VR's biggest problem is PR
Virtual reality has a real problem today. In particular, this is a problem with PR (yes, I know – “viar” has a problem with “PR”). Take any random person off the street, ask them to speak about VR, and chances are you will get one of several typical answers. For example: “I have enough of ordinary reality”, “I am not fond of VR games” or “You will never see me sitting on the couch with a VR headset on my head.”
Don’t get me wrong – these answers can be easily understood and explained. Two years ago, I myself was very skeptical about virtual reality technology and shared such judgments. That all changed when I was introduced to the “real reality” of VR technology.
Many people are of the opinion that 3D TVs and VR are one and the same. And since the first ones on the market did not justify themselves and turned out to be unclaimed, then the same fate awaits virtual reality. This position is based precisely on a misunderstanding of the fundamental difference between 3D TV and VR.
The best thing I’ve heard about the failure of 3D TVs was, “A problem was solved that didn’t exist.” (Hats off to Rob Newton of River City VR). In truth, 3D TV has become a slightly improved entertainment method over conventional TV.
What is the problem
At the heart of the problem of poor popularization of VR is the misconception that virtual reality is fundamentally no different from other ways of mindless entertainment. This is also understandable: the attention of the media and the techniques of marketers who “hyped” VR were directed primarily towards video games, as well as 360-degree video.
And, despite the fact that I love games, especially in virtual reality, I believe that focusing only on them was a mistake: for this reason, VR technology was received rather coldly in 2016-2017.
In our inability to see a picture of the true potential of virtual reality technology, we have simplified the presentation of information and focused the public’s attention only on video games. Fortunately, the key to VR’s resurgence lies within the technology itself: there are many more underrated applications out there that are not known to the general public.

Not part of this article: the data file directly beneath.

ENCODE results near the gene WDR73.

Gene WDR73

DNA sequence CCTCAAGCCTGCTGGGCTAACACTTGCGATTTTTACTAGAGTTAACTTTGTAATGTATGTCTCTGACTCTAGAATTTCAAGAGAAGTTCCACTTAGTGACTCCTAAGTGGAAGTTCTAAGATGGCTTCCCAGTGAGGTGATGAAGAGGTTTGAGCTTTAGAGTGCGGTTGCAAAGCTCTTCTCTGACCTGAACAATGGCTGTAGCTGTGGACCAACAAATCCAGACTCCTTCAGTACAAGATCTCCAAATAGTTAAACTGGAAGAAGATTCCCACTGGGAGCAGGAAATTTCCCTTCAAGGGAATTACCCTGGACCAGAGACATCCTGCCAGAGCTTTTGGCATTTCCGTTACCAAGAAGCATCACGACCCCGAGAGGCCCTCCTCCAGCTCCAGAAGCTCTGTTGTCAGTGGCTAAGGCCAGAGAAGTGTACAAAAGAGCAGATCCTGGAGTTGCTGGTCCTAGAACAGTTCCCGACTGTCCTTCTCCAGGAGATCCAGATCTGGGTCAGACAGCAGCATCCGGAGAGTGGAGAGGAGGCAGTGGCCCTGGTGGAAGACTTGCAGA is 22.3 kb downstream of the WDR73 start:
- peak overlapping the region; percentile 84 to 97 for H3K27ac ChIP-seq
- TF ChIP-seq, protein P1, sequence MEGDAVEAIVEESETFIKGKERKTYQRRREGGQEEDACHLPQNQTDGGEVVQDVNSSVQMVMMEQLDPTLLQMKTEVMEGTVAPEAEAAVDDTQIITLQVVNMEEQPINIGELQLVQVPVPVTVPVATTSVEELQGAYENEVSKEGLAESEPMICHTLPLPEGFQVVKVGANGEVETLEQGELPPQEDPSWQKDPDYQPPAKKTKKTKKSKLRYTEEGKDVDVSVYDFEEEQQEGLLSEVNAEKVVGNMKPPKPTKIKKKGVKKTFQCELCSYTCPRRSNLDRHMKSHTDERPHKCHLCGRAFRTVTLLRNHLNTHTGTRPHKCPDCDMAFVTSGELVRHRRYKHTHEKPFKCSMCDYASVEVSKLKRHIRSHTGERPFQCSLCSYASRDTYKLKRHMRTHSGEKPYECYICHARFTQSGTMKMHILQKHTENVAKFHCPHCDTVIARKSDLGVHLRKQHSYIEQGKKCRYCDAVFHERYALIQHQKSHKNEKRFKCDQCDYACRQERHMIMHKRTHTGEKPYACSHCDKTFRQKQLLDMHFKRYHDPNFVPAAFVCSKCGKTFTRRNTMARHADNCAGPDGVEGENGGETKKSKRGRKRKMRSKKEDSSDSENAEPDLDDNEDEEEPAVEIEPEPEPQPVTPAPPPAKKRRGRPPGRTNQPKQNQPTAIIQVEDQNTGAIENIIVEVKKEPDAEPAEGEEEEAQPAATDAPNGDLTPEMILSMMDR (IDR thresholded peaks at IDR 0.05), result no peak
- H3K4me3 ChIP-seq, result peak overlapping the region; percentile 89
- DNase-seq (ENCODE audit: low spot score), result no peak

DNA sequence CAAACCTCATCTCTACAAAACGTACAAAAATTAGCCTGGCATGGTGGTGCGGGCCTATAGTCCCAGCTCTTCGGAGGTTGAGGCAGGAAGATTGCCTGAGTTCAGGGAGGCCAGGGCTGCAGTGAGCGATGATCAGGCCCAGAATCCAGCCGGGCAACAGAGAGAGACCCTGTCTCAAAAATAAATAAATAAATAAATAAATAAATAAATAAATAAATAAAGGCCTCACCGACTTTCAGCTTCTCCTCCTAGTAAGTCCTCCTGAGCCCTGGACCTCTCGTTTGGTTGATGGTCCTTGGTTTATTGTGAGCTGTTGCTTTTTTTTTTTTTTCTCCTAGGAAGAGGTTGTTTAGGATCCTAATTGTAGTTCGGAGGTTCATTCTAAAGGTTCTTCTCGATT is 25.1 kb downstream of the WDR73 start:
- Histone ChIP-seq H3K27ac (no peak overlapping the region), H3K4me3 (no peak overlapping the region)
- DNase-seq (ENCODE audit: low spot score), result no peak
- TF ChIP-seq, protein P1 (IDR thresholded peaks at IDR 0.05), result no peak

What’s really going on
Take, for example, several applications for mental health treatment and human behavior management. With their help, healthcare professionals were able to help people overcome their internal problems in just one day. While traditional therapy in such cases can last 12 weeks or more.
Or to take another example: Boeing tested a model aircraft in augmented reality to improve flight performance, resulting in the test being 30% faster and 90% more accurate than standard test methods.
How about the non-profit sector? Can virtual reality somehow contribute to the development and encouragement of philanthropy? At least one philanthropist who has pledged to donate $ 40,000 to charity through a series of 360-degree documentaries was so moved by the stories shown to him that he donated $ 400,000.
These are just a few examples of non-gaming VR applications that demonstrate with their results that virtual reality can improve our lives, setting new standards that we did not even know about before.
While I fully understand the prevailing negative opinion that the general public has about the future of VR, I call for an “open-minded” approach to virtual reality. It is worth not only admitting, but also believing that the possibilities of this “burgeoning” technology are practically limitless.
Posted by David Waltenbach – Founder and Creative Director of Media Plural, a media industry research company focused on the production of 360-degree video, spatial music and interactive content for brands in entertainment, education and more.
Translation from venturebeat.com